Staff knew the people they supported well and were appropriately skilled and trained to meet people’s needs. They also understood their responsibility to treat people equally, respect their diversity and human rights and recognise and respect people’s differences. People said they were fairly treated.

The Mental Capacity Act and DoLS required the provider to submit applications to a ‘Supervisory body’ for authority. Appropriate applications had been submitted by the provider and applications under DoLS been authorised, and the provider was complying with the conditions applied to the authorisation.

Staff said the registered manager and organisation provided good support and they had opportunities for career advancement.

People said the registered manager and staff were approachable, responded to them and asked their opinions.

Inspection areas



Updated 3 October 2018

The service was safe.

People said they felt safe. There were appropriate numbers of skilled staff that followed effective safeguarding, infection control and risk assessment procedures.

Lessons were learnt when things went wrong.

People�s medicine was administered safely and records were up to date. Medicine was audited, safely stored and disposed of if no longer required.



Updated 3 October 2018

The service was effective.

People received care and support from well-trained and qualified staff. Their care plans monitored food and fluid intake and balanced diets were provided. The home was decorated and laid out to meet people�s needs and preferences.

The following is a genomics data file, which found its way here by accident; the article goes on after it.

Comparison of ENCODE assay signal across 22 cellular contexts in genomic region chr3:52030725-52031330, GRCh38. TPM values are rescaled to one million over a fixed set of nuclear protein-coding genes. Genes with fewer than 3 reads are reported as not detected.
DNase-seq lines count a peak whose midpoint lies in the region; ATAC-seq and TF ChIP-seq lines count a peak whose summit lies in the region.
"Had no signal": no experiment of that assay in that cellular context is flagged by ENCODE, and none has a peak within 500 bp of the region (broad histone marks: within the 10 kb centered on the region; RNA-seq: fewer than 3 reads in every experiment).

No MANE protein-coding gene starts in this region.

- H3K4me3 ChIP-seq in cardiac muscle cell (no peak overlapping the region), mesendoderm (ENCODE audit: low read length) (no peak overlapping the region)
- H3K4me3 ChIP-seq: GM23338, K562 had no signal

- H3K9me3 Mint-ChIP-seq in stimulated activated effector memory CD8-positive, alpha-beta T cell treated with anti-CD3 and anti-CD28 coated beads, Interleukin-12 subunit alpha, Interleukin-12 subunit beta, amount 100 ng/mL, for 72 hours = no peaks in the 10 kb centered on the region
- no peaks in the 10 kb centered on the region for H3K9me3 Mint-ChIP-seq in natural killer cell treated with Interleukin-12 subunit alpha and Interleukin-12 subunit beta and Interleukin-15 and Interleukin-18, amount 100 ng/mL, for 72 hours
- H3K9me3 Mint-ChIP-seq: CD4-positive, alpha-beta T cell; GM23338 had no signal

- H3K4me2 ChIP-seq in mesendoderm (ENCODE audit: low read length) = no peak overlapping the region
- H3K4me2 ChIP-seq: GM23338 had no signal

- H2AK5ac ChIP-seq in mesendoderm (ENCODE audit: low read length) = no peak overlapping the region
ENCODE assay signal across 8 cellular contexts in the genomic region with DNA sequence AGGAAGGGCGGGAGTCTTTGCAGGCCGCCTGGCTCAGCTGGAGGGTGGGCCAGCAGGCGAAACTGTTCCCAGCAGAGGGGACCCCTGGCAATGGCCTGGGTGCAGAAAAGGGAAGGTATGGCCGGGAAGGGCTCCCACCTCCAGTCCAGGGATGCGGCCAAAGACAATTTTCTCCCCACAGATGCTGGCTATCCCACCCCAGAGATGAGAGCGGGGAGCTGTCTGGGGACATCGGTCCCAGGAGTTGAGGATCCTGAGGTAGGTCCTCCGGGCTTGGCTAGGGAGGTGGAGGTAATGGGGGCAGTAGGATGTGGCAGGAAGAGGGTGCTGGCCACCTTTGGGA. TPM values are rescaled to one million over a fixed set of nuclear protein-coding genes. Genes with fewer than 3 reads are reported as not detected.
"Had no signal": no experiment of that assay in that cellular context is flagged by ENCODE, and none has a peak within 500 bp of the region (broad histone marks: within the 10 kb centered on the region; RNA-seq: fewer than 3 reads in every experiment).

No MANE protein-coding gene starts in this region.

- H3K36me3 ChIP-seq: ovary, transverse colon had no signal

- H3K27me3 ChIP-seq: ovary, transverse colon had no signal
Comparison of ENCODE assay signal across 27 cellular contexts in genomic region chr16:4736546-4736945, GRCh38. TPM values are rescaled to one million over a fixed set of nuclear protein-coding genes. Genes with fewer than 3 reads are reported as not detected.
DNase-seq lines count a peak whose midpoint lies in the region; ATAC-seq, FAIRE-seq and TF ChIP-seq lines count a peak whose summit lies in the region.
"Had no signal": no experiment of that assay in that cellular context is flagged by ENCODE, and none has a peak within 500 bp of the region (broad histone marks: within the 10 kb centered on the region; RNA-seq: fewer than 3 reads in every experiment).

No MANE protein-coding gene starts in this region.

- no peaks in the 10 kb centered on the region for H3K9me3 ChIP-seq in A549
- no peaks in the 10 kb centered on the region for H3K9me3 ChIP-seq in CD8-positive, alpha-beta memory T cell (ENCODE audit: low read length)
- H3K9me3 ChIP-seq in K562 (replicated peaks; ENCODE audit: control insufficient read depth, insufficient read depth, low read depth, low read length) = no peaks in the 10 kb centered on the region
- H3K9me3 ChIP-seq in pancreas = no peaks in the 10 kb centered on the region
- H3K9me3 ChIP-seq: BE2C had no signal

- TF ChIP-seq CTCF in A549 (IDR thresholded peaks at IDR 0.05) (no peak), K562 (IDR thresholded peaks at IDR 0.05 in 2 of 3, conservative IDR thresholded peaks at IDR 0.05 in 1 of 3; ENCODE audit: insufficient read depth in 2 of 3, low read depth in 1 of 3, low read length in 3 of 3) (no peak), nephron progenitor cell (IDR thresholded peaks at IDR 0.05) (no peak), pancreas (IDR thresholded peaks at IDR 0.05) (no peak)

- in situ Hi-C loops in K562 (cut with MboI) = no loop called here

The home had Mental Capacity Act 2005 and Deprivation of Liberty Safeguards (DoLS) policies and procedures and staff were provided with training. People underwent mental capacity and DoLS assessments and �Best interests� meetings were arranged as required.

Staff teams worked well together internally and across organisations.



Updated 3 October 2018

The service was caring.

People felt valued, respected and were involved in planning and decision making about their care. The care was centred on people�s individual needs.

Staff knew people�s backgrounds, interests and personal preferences well and understood their cultural needs. They provided support in a kind, professional, caring and attentive way that went beyond their job descriptions. They were patient and gave continuous encouragement when supporting people.



Updated 3 October 2018

The service was responsive.

People had their support needs assessed and agreed with them and their families. They chose and joined in with a range of recreational activities, if they wished. Their care plans identified the support they needed and it was provided.

People told us that any concerns raised with the home or organisation were discussed and addressed as a matter of urgency.

Staff were trained to meet people�s end of life needs.



Updated 3 October 2018

The service was well led

There were robust systems to assess, monitor and improve the quality of the service people received. People and their relatives were involved in these processes and in the development of the service.

There was a clear vision and positive culture within the home that was focussed on people as individuals. They were enabled to make decisions in an encouraging and inclusive atmosphere. People were familiar with who the registered manager and staff were and encouraged to put their views forward.

Staff were well supported by the registered manager and management team and advancement opportunities were available to them.